M2 Communications, an Australian wholesale provider of telecom services, has bought 100% of Primus Telecom. The move confirms speculation that consolidation of minority stakeholders in the Australian telecommunications industry will continue, ahead of a new regime under the government controlled National Broadband Network (NBN).
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Primus had its origins as Axicorp, one of the earliest competitive providers following the privatization of Telstra in the mid 90’s. Axicorp was acquired by American telecoms group Primus Telecom, and quickly started using its own brand to provide wholesale and retail products in the competitive era. Primus Australia acquired a number of smaller companies such as Eclipse and Hotkey.
Primus Australia’s links to its American parent helped to secure several interests in undersea fibre-optic connections, allowing Primus to offer a full range of products under a re-jigged iPrimus brand, including ADSL, ADSL2+ and fixed line services. Primus Telecom has maintained nearly 300 urban exchanges and a ring of interstate fibre, allowing for cheap, fast and stable retail products.
M2, a wholly-owned Australian telecommunications provider, has been operating mostly as a wholesaler, though it dipped its toes into the retail waters when it acquired Southern Cross in 2007. Southern Cross operates on a similar family-friendly message as Club Telco (Click here for Club Telco plans), by offering 1-month contracts and no connection fees. With Primus, M2 is making a major play in the retail internet game by acquiring 165,000 customers, doubling its Australian staff from 500 to 1000, and adding a burgeoning network of data centres that will aim to provide cloud-based services, mostly to small and medium sized businesses. M2 has been building a trail of acquisitions, perhaps as a response to similar moves from iiNet.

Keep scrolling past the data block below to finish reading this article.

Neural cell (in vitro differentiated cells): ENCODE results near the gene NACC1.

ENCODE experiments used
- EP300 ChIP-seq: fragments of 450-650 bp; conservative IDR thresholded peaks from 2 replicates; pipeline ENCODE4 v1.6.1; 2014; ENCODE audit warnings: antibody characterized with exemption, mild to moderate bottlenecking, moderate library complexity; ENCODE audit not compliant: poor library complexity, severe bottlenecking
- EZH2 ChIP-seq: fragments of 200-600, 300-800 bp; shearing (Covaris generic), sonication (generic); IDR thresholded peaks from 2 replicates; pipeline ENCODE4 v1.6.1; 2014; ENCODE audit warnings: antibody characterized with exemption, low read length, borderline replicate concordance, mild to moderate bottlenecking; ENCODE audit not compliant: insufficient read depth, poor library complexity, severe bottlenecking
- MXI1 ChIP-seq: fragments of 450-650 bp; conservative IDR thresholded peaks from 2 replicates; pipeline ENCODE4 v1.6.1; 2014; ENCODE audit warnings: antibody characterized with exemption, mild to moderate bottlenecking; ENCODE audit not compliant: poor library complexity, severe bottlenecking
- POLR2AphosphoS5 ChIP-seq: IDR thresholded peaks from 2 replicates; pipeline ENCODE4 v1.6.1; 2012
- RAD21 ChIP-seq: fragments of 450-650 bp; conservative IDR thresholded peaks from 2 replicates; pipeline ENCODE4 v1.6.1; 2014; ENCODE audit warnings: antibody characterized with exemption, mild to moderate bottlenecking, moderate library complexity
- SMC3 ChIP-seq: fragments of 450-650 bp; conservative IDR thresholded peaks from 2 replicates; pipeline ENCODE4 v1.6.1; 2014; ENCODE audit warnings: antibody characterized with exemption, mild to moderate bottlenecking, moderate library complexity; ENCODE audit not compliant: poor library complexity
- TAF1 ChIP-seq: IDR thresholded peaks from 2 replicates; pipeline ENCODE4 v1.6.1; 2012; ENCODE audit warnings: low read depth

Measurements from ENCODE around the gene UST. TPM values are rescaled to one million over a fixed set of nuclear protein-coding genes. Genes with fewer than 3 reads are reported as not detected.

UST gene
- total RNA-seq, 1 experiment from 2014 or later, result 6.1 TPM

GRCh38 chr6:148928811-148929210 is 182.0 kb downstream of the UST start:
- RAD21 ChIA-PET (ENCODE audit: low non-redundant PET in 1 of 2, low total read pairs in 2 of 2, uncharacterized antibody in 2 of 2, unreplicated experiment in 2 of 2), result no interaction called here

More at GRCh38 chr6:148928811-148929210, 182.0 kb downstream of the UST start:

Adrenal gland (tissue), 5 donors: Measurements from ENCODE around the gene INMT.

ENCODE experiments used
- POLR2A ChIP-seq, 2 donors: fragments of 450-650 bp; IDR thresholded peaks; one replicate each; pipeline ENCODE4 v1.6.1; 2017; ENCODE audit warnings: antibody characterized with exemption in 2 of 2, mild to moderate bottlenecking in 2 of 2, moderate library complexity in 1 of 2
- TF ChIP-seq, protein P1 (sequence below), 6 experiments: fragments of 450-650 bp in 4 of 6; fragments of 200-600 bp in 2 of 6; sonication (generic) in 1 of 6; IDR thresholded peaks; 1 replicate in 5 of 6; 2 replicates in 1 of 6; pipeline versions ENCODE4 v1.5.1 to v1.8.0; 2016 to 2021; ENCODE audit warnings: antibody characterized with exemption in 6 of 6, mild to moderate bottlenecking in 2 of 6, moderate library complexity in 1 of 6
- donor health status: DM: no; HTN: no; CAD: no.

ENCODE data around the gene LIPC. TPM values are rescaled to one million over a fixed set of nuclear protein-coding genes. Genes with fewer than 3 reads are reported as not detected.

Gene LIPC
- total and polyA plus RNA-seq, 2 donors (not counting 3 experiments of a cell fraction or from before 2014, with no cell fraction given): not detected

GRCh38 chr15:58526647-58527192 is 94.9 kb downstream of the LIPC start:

In the press release, Primus’ marketing and products GM Andrew Sims stated “I strongly believe that the coming together of both companies is a terrific business combination, not only for our customers but for the broader competitive environment in Australia”. Concerns regarding the tightening of Australia’s telco market (focused on broadband) were raised around Christmas last year, when iiNet acquired longtime rival Internode. That Sims’ comments would directly address the issue suggests sensitivity to concerns from industry watchers and competition watchdogs like the ACCC.
The purchase follows news from other industries of strong Australian companies buying interests in American firms, especially in mining. American tradesmen are also being enticed to come offer their skills by emigrating to Australia. With the Australian dollar holding parity with the USD for over a year, one can imagine other Australian interests that have been acquired by US parents might start coming back to Australia - companies like Vegemite and Arnotts.
Speculation aside, the purchase, due to be completed by June 2012, will not affect existing iPrimus customers. iPrimus CEO Tom Mazerski has stated that existing iPrimus residential consumers will continue as they have been, under the iPrimus banner, and that "...we have some great news as we are getting ready to launch our new “No Worries™” Broadband and Bundle plan upgrades in the coming weeks".
Both M2 and iPrimus have demonstrated early and strong interest in the NBN, with M2 actually being the first company to organize a full NBN connection at the Armidale test site in July 2011. With the recent release of NBNco’s 3-year rollout schedule, expect M2/iPrimus to launch a major campaign to be amongst the early adopters.